Mariners set to steal Lee in Halladay deal

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ESPN’s Jayson Stark’s latest has some new twists in the Roy Halladay deal, and they seem to clearly favor the Mariners.
At 6:00 pm, the deal looked like this, according to Stark:
Phillies acquire Roy Halladay, Mariners prospect, Mariners prospect
Mariners acquire Cliff Lee
Blue Jays acquire Phillippe Aumont, Travis d’Arnaud, Phillies prospect (likely OF Michael Taylor)
However, the current deal has no one going from Seattle to Toronto.
Instead, the Mariners are set to acquire Lee from the Phillies for Aumont, a 20-year-old right-handed reliever, and 21-year-old outfielder Tyson Gillies. The Philies will simultaneously acquire Halladay from the Jays for three of their own youngsters: RHP Kyle Drabek, Taylor and D’Arnaud.
Stark said 2009 rookie J.A. Happ was a possibility to be included in Drabek’s place, but Drabek is the much more popular name elsewhere.
So, if this is the deal, then it’d be a stellar move for Seattle. Aumont could well turn into a closer and Gillies is pretty interesting, but to get one of the game’s top five pitchers for those two would be a flat-out steal and it’s incredible that the Phillies couldn’t do better elsewhere.
Things also look a better for the Blue Jays. Drabek isn’t without risk, but he’s one of the game’s top-10 pitching prospects. With his legitimate No. 1 or No. 2 starter potential, he’s a big upgrade from Aumont.
As for the Phillies, well, the price for Halladay is certainly fair, but they’re not getting nearly enough in return for Lee. That’s quite a bit of talent they’re bleeding for what should be a very modest upgrade in 2010. They definitely have their eyes on 2011 here, as Halladay’s extension will be quite a bit more reasonable than what Lee was requesting. Still, I don’t think it was worth sacrificing Drabek’s potential to get the swap done. There should have been a more reasonable deal available if they had let the league know that Lee was up for grabs.

Photo of the Day: Colby Rasmus just wants to love on everybody

Colby Rasmus

Colby Rasmus hit a big home run last night to set off the scoring and to set the tone for the Astros.

After the game he spoke to Jeff Passan of Yahoo and voiced some nice perspective and maturity as well, acknowledging that his time and St. Louis and Toronto left him with a reputation that he’d rather not have follow him around forever, saying “I don’t want them to say Colby Rasmus was a piece of crap because he had all of this time and just wanted to be a douche. I just try to love on everybody.”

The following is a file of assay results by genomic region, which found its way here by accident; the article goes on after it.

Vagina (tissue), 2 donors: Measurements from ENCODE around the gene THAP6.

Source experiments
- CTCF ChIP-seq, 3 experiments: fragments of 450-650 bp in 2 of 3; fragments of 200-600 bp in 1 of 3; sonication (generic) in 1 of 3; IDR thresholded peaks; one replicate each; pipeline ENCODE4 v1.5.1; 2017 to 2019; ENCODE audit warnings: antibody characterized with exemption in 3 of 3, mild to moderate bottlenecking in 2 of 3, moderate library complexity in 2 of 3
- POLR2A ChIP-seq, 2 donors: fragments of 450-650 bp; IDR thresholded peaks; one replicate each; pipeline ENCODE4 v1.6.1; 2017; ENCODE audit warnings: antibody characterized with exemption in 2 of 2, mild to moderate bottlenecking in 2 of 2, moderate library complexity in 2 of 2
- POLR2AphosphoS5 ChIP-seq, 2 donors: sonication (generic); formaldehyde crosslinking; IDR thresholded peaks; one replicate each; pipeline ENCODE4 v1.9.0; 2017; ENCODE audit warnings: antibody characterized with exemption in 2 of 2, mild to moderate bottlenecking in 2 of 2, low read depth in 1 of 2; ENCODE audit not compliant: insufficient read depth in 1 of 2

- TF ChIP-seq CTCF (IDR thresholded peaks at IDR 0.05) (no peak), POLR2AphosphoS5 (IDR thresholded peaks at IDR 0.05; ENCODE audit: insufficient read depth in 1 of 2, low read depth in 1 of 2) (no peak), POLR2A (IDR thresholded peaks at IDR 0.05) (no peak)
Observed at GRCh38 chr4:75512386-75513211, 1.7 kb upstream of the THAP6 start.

Fair. By the way, this is what Rasmus looked like either just before or just after telling reporters that he “just tries to love on everybody.”


Ready for some lovin’?

There’s no one to blame in Yankees’ loss

Joe Girardi

You’re going to boo All-Star Brett Gardner for striking out against a Cy Young contender?

You’re going to bash Alex Rodriguez for going hitless in another postseason game, three years after his last one?

Maybe you’d prefer to put it all on Masahiro Tanaka for giving up two solo homers to a lineup full of 20-homer guys?

The truth is that the Yankees were supposed to lose tonight. They were facing an outstanding left-hander with their forever-lefty-heavy lineup, and they simply didn’t have anyone pitching like an ace to set themselves up nicely for a one-game, winner-take-all showdown. The 3-0 result… well, that’s how this was supposed to go down.

It didn’t necessarily mean it would; what fun would it be if the better team always won? And the Astros might not even be a better team than the Yankees. However, the Astros with Dallas Keuchel on the mound were certainly a better team than the Yankees with whoever they picked to throw.

I just don’t see where it’s worth putting any blame tonight. Joe Girardi? He could have started John Ryan Murphy over Brian McCann against the tough lefty, but he wasn’t willing to risk Tanaka losing his comfort zone by using a backup catcher.

The front office could have added more talent, perhaps outbidding the Blue Jays for David Price or the Royals for Johnny Cueto, and set themselves up better for the postseason. However, that would have cost them Luis Severino and/or Greg Bird, both of whom went on to play key roles as the Yankees secured the wild card. Would it really have been worth it? I don’t think so.

Tanaka gave the Yankees what they should have expected. Had Keuchel’s stuff been a little off on short rest, Tanaka’s performance would have kept the Yankees in the game.

Keuchel, though, was on his game from the first pitch. The Astros bullpen might have been a bit more vulnerable, and late at-bats from Gardner, Carlos Beltran, Rodriguez and McCann definitely left something to be desired. Still, on the whole, the lack of offense was quite a team effort.

The Yankees got beat by a better team tonight.  I’m not sure the Astros would have been better in Games 2-7 in a longer series, but they had everything in their favor in this one.